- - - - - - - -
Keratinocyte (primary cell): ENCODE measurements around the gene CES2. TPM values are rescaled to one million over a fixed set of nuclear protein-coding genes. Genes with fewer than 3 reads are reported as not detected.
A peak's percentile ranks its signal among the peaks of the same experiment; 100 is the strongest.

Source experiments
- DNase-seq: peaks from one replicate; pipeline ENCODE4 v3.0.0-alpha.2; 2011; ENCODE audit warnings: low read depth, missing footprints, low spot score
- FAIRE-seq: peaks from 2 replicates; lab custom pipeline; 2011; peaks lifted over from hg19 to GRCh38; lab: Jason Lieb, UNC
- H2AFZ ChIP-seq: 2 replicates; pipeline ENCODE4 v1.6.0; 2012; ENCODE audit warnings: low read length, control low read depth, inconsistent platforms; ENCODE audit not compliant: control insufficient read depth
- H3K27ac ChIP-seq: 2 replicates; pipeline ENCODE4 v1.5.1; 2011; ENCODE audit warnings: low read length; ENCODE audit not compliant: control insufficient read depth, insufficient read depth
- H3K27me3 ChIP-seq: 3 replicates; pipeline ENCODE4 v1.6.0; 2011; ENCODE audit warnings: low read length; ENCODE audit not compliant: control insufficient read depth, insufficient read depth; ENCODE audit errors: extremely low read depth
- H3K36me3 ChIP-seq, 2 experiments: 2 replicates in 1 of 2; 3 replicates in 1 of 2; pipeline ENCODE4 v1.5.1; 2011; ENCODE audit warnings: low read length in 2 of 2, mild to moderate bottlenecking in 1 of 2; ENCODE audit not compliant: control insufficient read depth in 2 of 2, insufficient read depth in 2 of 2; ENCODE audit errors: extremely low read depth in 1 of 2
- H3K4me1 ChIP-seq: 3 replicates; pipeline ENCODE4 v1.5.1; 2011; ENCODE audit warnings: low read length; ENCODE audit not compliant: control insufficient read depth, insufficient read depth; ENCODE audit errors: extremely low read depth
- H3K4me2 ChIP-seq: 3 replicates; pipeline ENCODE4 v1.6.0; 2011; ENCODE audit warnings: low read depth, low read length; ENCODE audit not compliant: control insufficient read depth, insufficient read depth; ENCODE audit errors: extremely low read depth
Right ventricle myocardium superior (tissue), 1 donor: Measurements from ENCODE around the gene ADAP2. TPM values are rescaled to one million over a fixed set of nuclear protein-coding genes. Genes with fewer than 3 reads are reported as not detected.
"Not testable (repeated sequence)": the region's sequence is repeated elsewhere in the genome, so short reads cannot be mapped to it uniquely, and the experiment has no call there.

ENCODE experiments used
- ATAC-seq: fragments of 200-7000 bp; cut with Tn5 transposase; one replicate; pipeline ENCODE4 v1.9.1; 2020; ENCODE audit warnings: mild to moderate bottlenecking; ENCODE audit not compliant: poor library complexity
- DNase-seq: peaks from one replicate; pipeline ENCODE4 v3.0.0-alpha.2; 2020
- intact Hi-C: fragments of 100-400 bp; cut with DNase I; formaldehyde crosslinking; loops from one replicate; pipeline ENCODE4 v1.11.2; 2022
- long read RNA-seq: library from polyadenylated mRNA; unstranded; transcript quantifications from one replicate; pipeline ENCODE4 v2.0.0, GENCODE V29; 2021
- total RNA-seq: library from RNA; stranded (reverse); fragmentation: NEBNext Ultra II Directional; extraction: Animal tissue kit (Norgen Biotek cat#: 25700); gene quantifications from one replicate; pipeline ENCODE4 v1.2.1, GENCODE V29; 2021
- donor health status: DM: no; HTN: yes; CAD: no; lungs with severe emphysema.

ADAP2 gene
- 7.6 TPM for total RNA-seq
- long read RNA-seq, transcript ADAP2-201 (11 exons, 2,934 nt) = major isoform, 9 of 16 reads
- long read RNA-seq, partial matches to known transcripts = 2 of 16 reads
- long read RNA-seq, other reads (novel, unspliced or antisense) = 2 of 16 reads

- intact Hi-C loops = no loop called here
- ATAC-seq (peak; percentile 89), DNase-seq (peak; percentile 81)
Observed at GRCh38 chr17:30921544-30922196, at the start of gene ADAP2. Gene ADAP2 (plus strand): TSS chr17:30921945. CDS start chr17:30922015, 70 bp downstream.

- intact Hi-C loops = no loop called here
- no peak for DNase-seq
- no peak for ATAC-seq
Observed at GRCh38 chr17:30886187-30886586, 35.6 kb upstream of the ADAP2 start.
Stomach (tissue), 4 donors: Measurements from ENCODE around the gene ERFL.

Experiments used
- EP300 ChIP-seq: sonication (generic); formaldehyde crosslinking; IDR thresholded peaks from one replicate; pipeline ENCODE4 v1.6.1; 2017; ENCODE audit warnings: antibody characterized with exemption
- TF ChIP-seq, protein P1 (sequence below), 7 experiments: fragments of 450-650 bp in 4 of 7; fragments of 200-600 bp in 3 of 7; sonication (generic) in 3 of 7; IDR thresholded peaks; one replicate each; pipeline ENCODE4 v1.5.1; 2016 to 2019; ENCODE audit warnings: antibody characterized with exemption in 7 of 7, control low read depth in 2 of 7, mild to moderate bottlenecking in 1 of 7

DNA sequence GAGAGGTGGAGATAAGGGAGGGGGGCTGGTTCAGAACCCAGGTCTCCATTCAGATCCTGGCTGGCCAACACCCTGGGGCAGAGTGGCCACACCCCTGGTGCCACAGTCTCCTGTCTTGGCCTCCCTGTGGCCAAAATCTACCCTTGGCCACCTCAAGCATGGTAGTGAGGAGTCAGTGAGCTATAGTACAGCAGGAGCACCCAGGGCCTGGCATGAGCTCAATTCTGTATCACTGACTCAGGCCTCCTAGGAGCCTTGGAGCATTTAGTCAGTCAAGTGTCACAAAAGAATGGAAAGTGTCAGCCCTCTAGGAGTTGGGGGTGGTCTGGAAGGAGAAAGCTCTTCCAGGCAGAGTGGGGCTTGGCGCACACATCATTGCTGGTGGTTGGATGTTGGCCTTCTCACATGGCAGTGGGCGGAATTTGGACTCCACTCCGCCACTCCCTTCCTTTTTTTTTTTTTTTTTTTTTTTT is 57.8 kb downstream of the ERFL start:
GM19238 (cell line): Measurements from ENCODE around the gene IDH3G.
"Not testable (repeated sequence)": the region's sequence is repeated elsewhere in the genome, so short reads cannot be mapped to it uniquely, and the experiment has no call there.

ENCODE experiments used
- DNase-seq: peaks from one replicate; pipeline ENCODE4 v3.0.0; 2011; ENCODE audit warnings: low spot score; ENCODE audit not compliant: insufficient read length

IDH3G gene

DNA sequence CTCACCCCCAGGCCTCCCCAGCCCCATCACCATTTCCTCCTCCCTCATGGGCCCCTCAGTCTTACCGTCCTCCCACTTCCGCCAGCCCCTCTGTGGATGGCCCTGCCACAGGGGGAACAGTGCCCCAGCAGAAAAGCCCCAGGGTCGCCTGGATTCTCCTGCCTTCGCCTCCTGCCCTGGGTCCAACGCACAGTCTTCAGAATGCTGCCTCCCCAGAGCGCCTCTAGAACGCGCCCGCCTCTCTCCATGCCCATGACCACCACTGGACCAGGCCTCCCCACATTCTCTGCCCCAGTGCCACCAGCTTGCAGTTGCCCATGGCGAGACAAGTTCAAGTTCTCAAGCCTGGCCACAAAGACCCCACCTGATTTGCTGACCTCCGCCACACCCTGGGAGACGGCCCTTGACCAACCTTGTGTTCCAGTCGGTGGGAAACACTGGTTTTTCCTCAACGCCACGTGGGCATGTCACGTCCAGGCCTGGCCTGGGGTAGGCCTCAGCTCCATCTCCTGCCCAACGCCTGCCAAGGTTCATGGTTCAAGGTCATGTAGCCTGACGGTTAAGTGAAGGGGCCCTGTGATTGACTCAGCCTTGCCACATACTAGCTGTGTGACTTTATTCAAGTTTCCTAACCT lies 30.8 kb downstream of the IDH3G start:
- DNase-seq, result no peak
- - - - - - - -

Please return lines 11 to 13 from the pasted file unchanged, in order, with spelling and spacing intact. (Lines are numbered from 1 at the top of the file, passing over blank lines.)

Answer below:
- H3K4me2 ChIP-seq: 3 replicates; pipeline ENCODE4 v1.6.0; 2011; ENCODE audit warnings: low read depth, low read length; ENCODE audit not compliant: control insufficient read depth, insufficient read depth; ENCODE audit errors: extremely low read depth
Right ventricle myocardium superior (tissue), 1 donor: Measurements from ENCODE around the gene ADAP2. TPM values are rescaled to one million over a fixed set of nuclear protein-coding genes. Genes with fewer than 3 reads are reported as not detected.
"Not testable (repeated sequence)": the region's sequence is repeated elsewhere in the genome, so short reads cannot be mapped to it uniquely, and the experiment has no call there.